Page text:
The US Supreme Court [official website] affirmed [order list, PDF] a stay of execution late Thursday night for Pennsylvania inmate Hubert Michael. The Supreme Court's decision affirms the 14-day stay of execution [Philadelphia Inquirer report] allowed by the US Court of Appeals for the Third Circuit [official website] earlier on Thursday. The Third Circuit also requested that US District Judge John Jones III, a judge for the US District Court for the Middle District of Pennsylvania [official website], explain his decision to allow Michael further appeals pursuing his stay of execution after initially denying the petition. In Michael's challenge [text] to Jones' initial refusal, Michael outlined information he needed to pursue overturning his death penalty sentence:
In addition to setting forth reasons supporting his request for access to interviews with the professionals identified in his previous motion, this petition also requested that Applicant be granted access to information concerning him provided to the Board of Pardons by the common pleas court, the Department of Corrections, and others; that Applicant's counsel be permitted to interview current and former corrections officers in preparation for the clemency hearing; that the hearing be stayed until these requests were accommodated; and that Applicant's execution be stayed to ensure a fair and meaningful hearing.Michael was convicted for the 1993 kidnapping and murder of 16-year-old Trista Eng.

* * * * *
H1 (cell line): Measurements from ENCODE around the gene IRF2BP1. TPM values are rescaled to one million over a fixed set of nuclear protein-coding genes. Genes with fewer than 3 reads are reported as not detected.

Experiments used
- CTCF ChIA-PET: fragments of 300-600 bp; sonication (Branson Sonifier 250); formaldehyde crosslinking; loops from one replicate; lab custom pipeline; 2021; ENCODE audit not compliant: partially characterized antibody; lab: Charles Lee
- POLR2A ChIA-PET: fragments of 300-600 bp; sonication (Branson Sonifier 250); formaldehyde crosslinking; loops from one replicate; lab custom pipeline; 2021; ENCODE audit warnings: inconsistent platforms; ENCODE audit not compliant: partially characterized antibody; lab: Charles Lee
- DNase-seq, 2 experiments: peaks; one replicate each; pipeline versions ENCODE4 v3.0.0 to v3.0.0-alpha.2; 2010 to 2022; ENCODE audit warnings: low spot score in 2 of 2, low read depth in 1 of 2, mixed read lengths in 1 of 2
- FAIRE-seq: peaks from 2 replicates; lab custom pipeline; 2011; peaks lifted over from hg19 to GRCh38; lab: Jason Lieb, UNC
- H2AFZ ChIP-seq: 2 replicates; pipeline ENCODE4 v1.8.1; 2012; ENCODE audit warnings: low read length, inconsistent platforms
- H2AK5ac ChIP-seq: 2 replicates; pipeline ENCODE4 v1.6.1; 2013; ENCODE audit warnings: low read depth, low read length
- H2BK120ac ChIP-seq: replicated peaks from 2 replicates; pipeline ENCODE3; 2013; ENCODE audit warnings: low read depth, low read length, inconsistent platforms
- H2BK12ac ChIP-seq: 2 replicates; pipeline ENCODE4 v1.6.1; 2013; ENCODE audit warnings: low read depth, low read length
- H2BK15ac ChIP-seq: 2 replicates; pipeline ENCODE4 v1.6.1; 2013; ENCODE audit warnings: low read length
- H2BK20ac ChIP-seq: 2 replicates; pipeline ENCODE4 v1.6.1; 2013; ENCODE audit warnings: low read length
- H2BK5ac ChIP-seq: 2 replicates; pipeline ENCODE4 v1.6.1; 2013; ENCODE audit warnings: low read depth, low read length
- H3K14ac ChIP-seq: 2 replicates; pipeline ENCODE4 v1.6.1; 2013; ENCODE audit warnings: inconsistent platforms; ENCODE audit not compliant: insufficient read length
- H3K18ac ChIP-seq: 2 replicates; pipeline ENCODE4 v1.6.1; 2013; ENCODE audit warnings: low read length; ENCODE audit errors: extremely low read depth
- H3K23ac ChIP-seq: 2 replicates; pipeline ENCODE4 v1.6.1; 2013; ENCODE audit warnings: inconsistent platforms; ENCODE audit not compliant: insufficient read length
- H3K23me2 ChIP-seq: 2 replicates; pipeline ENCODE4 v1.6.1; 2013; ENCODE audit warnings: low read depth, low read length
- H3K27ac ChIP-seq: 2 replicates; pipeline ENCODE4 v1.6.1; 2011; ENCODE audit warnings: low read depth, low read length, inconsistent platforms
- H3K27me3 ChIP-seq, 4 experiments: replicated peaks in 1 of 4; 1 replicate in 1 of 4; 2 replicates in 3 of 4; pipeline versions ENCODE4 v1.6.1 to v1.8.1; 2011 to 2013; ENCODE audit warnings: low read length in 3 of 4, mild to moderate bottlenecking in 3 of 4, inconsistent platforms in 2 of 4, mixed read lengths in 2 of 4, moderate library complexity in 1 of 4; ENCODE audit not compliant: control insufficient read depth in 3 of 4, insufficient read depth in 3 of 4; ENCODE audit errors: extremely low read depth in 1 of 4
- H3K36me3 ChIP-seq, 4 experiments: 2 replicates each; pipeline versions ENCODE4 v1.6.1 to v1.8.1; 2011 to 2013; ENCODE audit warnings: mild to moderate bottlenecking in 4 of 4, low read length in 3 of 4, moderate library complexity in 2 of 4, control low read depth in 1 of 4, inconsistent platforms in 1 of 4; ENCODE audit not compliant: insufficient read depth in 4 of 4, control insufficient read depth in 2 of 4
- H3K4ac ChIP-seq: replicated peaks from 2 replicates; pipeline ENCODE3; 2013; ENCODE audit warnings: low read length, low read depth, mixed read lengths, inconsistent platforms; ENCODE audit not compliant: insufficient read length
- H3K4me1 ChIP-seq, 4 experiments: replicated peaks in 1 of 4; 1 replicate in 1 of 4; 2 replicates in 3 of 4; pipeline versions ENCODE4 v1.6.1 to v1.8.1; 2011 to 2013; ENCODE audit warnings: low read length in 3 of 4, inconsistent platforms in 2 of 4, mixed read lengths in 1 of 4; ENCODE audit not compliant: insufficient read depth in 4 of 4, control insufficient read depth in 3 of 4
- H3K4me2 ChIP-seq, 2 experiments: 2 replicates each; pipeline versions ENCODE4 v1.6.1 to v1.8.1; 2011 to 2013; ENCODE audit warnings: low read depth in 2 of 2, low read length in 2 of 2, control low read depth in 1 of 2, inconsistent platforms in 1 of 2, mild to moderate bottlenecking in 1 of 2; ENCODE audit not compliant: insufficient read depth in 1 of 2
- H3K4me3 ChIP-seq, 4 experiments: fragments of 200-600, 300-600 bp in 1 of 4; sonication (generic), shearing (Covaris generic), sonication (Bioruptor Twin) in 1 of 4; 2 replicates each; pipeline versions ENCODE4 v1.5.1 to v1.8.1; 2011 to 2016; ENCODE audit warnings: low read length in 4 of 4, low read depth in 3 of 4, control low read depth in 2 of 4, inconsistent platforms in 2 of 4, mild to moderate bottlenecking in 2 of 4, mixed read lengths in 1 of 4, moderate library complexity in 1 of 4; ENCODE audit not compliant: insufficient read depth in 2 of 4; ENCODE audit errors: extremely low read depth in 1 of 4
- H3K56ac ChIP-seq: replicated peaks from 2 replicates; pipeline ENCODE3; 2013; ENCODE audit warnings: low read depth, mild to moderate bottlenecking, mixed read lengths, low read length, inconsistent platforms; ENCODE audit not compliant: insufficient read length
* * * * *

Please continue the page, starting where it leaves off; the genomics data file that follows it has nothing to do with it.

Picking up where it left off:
US opinions on the death penalty [JURIST news archive] remain mixed. Earlier this week California voters rejected [JURIST report] Proposition 34, which would have repealed the practice in the state. In the wake of Connecticut's repeal of the death penalty [JURIST report] last April, Hotline contributor Ben Jones argued [JURIST op-ed] that "frustration with the practice had been growing for years." Connecticut became the seventeenth state to abolish the death penalty and the fifth to do so in the past five years. New Jersey, New Mexico, New York and Illinois [JURIST reports] have all recently eliminated the death penalty, while 34 states retain its use.